Frank Lovece in Board Operations on August 17, 2012
On March 1, 2007, Deborah Cogut signed the co-op's standard alteration agreement, which specifies alterations must be completed within 120 days from the start of the project, and she submitted all the necessary form and permits plus a security deposit check for $100,000, one-tenth of the estimated renovation cost. Construction began four days later — and was still ongoing in mid-September.
Where Does the Time Go?
With the work now having taken twice as long as agreed to, the board and the manager sent a letter advising the couple they had gone beyond the permitted 120 days and that charges would be assessed against them, as per the alteration agreement. And according to the lawsuit Cogut v 1220 Park Ave. Corp., the Coguts responded by saying the scope of their alterations exceeded their original plans and 120 days wasn't enough and, hey, it's a high-end renovation — whaddya gonna do?
What the co-op board did was insist the couple live up the signed agreement, which said $250 per day was due from the security funds for the first five working days following what should have been the work-completion date; $500 a day for the next five days, etc.
Speculative allegations are
insufficient to deprive
boards of the protection of
the Business Judgment Rule.
While all this was going on, the board had embarked on its own project to install new electrical meters so that the co-op shareholders could upgrade their apartments' electricity from 100-amp service to 200-amp service. But the Coguts wanted to increase their electrical service to 300-amp. The co-op board's engineering consultant, the IP Group, determined that 200-amp was sufficient and that the building didn't have room anyway to place the additional electrical banks that would have been required. Architect Toraby agreed about the lack of space, but said there were workarounds. The Coguts' electrician, Bill Sanferdino, took it up with the Bureau of Electrical Control — resulting in a violation issued against the Coguts because "the letter," as the court dryly put it, "contained some errors." So did the Coguts' claim — which the court refuted — that they had correspondence showing the board had agreed to the increase to 300 amps and was now rescinding in bad faith.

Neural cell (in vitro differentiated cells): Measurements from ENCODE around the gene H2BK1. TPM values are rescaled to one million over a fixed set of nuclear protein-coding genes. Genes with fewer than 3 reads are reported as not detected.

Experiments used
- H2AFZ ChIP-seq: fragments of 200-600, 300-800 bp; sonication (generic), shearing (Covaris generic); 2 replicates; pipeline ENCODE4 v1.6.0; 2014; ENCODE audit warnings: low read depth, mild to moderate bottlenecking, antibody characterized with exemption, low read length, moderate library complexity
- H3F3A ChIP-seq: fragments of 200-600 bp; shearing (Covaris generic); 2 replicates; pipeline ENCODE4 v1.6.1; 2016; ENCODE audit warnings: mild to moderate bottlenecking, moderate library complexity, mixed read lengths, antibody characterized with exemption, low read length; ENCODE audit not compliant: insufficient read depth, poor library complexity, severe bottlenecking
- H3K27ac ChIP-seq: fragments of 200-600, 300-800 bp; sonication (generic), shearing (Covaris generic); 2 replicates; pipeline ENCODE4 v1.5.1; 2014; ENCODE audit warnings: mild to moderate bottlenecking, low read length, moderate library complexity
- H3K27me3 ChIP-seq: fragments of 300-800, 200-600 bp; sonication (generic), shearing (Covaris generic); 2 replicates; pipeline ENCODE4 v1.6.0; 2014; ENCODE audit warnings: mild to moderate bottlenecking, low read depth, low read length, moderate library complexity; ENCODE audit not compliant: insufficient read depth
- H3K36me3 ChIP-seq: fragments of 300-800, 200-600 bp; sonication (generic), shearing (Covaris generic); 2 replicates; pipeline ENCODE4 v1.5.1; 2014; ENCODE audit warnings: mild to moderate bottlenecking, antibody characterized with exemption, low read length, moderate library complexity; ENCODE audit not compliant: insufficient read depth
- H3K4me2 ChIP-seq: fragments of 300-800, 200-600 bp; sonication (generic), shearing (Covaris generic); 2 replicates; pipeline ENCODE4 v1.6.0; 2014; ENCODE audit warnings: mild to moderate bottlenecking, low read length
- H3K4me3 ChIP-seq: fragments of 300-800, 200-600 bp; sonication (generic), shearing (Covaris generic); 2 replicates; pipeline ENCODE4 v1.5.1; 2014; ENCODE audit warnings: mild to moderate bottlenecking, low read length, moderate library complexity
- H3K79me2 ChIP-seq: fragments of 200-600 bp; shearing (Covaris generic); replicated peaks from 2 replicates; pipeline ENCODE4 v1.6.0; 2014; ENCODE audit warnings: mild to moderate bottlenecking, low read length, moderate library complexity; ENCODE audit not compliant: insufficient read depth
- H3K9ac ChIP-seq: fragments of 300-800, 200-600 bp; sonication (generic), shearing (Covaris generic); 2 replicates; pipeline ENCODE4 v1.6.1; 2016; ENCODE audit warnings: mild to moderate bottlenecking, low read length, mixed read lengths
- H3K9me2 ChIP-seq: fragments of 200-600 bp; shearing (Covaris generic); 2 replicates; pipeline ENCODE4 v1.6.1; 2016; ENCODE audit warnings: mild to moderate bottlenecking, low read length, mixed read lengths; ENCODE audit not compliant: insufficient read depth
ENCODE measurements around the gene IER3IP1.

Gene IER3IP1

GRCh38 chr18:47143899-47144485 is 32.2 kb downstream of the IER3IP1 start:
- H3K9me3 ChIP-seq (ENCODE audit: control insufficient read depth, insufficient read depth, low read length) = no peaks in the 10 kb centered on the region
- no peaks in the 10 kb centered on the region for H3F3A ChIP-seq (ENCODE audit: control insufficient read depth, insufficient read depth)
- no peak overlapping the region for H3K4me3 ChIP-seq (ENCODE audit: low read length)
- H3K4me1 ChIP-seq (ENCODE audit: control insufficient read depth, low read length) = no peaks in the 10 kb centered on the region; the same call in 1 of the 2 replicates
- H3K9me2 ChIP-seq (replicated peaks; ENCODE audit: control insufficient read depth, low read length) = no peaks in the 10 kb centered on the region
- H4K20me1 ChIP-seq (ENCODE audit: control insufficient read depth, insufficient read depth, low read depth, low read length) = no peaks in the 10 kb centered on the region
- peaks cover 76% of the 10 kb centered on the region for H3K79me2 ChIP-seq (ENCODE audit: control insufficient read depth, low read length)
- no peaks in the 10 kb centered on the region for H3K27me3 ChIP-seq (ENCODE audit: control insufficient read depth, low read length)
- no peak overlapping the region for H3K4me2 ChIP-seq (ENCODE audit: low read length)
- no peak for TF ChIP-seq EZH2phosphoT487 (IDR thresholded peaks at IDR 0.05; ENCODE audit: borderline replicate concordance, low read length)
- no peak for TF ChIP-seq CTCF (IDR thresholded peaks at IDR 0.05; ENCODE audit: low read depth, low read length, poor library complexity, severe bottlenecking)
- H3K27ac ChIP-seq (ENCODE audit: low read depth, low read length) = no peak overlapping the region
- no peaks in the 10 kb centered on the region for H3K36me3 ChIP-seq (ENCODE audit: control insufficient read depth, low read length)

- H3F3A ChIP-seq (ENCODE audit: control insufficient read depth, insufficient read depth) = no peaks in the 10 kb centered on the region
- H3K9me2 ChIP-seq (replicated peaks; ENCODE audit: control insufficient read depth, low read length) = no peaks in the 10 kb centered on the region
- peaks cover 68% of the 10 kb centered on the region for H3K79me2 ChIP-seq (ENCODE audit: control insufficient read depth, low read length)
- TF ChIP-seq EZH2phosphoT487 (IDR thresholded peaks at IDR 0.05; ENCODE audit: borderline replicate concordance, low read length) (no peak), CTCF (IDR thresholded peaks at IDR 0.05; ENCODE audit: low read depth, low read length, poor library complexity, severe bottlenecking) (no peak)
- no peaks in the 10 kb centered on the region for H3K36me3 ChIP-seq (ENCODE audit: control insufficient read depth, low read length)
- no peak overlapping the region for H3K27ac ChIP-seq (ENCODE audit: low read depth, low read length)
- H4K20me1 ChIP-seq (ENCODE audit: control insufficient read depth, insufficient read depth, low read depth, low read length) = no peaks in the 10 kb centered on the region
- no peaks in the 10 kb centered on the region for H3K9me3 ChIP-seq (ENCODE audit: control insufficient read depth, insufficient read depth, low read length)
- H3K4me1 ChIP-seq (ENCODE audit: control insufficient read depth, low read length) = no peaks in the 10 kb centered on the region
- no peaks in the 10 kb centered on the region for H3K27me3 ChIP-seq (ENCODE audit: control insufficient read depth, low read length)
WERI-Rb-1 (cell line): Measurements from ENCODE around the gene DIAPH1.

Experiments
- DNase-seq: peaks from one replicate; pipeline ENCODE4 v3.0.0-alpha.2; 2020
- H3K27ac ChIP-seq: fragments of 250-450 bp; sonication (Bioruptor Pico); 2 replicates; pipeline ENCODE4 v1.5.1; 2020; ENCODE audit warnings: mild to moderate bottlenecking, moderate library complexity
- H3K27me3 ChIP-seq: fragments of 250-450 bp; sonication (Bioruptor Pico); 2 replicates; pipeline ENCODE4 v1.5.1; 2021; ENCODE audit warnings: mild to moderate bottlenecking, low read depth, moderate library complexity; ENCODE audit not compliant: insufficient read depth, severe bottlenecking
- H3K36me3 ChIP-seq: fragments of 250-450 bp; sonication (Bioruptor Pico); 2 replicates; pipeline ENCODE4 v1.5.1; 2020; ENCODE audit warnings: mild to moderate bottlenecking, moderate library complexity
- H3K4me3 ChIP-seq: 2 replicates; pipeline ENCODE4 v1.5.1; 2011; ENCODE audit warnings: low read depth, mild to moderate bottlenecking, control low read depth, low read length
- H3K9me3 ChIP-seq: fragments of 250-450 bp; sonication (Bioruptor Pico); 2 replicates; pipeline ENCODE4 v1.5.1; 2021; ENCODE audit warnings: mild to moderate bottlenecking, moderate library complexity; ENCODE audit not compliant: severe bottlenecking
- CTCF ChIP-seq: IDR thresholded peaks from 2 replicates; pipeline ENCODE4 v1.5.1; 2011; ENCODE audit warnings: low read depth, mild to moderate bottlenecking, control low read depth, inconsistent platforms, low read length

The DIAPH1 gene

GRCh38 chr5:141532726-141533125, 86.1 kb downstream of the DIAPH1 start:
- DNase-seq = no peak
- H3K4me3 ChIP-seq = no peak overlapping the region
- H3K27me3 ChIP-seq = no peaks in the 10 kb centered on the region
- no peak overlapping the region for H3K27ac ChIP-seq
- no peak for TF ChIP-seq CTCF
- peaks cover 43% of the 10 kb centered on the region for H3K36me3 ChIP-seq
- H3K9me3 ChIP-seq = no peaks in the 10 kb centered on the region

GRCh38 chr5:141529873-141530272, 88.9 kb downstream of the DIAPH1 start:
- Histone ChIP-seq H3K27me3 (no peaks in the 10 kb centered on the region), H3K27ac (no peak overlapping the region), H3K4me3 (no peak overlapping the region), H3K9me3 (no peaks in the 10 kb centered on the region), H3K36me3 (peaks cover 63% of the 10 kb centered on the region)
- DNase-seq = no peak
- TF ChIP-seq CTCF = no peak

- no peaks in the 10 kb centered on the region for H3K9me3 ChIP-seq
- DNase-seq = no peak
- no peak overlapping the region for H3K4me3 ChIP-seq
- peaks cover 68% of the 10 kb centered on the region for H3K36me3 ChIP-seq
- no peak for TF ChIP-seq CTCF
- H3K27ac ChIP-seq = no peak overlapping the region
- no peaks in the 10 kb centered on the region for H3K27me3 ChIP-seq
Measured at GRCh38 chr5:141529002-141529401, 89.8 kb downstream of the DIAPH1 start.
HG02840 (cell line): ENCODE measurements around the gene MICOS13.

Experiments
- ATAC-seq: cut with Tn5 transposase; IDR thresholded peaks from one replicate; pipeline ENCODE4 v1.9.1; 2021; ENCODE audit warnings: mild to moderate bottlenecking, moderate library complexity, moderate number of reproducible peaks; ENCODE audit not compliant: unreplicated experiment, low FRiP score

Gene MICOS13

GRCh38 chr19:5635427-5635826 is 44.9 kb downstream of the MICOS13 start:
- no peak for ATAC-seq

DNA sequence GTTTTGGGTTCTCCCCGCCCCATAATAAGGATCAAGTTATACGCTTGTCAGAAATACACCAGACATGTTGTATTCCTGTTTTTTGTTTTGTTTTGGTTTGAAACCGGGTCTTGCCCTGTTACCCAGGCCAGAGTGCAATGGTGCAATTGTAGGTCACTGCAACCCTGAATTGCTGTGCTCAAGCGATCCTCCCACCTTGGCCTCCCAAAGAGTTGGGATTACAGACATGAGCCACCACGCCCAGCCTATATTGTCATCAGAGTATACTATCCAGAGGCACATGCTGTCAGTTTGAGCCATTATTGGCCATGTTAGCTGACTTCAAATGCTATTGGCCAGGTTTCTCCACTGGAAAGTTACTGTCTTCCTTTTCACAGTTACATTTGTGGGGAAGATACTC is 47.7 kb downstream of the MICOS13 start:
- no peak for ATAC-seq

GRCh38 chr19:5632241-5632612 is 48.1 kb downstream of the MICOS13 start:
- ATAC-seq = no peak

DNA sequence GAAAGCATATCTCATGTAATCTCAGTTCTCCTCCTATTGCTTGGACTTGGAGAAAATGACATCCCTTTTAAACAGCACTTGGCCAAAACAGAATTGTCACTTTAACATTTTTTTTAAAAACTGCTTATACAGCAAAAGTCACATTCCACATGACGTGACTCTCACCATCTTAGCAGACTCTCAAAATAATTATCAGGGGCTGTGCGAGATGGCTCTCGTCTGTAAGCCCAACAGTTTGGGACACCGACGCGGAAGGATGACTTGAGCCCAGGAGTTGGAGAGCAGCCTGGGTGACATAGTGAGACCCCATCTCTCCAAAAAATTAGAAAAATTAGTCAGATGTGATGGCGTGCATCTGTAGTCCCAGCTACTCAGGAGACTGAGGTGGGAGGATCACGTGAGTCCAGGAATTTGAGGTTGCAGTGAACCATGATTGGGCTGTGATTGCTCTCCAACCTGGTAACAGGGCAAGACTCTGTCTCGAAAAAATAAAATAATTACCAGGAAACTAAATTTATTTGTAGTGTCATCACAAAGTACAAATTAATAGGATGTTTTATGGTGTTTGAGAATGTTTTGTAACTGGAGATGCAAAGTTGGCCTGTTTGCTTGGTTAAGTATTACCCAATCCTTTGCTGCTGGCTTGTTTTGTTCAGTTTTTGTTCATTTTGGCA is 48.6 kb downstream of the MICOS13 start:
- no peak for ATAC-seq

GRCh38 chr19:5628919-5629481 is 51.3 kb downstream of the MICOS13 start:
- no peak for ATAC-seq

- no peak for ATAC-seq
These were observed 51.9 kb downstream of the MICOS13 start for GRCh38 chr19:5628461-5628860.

No, Tell Us What You Really Think
One might see a pattern of behavior here, and Janice Negrin, a senior vice-president of Brown Harris Stevens, told the court that she "probably" conveyed to the co-op board that she found architect Toraby "unreasonable and arrogant."
Ah, hah! That means bad faith by the board, since the plaintiffs and/or their professionals were unlikable!
Well, no. As Judge Joan M. Kenney wrote in her Aug. 6 decision,
"… the only evidence proffered by plaintiffs that the board acted in bad faith is a portion of Negrin's testimony that she did not like Toraby and that she might have given that impression to the board. However, Negrin went on to say that she did not believe that the board's decision was, in any way, based on her opinion of Toraby. As stated by the Court in Pelton v. 77 Park Avenue Condominium, '[c]onclusory or speculative allegations of discrimination are insufficient to deprive corporate directors of the protection of the rule precluding judicial scrutiny of board decisions.' Moreover, the decision of the board was based on the expert opinion of an architect and electrician with regard to the necessary electrical requirements for plaintiffs' apartment, as well as the expense involved and the physical limitations of the building, which was even admitted by Toraby himself."
She granted the co-op and the building management their request for summary judgment, concluding that the Coguts' "argument that the alteration agreement is unenforceable because of misrepresentation, a violation of the covenant of good faith and fair dealing and breach of a fiduciary duty, is without merit."
So, yes, boards and their professionals have the right to speak freely and render personal opinions and not get hung out to dry — as long as the board doesn't rely on those personal opinions and, instead, documents that it's basing its decisions on professionals' expert opinions.
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